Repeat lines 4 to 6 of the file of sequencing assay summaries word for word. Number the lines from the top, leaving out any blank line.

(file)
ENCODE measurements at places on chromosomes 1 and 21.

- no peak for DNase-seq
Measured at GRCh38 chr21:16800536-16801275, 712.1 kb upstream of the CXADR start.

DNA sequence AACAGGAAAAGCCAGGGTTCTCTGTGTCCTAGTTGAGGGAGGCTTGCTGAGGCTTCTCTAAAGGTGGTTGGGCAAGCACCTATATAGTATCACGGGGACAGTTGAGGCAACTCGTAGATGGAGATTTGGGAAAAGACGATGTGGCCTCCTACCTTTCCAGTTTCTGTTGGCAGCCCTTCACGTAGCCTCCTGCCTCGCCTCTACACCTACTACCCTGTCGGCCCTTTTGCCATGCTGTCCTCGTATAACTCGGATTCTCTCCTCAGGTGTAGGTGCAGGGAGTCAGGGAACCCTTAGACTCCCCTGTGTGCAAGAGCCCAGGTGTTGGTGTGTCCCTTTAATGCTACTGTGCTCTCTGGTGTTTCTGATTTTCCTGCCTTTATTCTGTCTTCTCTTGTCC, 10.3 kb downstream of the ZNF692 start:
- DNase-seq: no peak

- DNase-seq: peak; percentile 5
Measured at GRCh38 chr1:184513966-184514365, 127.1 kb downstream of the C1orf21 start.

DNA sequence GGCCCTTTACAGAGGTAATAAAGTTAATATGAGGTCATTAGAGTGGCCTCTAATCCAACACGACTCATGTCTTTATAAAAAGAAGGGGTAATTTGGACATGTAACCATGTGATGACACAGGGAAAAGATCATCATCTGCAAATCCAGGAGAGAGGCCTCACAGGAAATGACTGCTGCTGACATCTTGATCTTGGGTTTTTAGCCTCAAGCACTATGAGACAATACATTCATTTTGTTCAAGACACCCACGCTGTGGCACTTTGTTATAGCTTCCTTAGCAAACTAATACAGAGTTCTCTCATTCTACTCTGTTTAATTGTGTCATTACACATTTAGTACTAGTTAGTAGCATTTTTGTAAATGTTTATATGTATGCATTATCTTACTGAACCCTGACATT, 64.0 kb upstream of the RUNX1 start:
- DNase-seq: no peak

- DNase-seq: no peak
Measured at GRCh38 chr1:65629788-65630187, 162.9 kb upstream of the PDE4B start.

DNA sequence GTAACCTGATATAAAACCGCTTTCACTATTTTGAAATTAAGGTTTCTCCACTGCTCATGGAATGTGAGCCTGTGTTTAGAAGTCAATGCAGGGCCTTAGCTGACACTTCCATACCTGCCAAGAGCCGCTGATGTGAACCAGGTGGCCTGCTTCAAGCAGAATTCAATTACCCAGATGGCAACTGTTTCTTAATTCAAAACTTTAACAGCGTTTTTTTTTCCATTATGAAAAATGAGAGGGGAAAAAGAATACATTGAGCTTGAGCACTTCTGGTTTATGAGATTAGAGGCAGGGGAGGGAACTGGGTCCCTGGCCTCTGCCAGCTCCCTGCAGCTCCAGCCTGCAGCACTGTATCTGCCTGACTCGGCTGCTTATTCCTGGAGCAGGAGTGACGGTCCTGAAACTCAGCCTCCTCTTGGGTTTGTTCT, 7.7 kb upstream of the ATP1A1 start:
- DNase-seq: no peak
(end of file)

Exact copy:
DNA sequence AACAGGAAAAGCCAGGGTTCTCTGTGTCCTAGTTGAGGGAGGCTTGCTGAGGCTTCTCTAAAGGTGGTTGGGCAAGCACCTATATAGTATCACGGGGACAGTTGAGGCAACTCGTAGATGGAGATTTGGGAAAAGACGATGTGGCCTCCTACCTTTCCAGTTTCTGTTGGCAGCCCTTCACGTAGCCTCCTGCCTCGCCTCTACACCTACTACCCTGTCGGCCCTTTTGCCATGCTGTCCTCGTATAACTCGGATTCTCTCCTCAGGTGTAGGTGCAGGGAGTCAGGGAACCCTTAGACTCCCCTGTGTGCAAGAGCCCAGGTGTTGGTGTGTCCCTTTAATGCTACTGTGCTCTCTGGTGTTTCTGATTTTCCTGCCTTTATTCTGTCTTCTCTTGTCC, 10.3 kb downstream of the ZNF692 start:
- DNase-seq: no peak

- DNase-seq: peak; percentile 5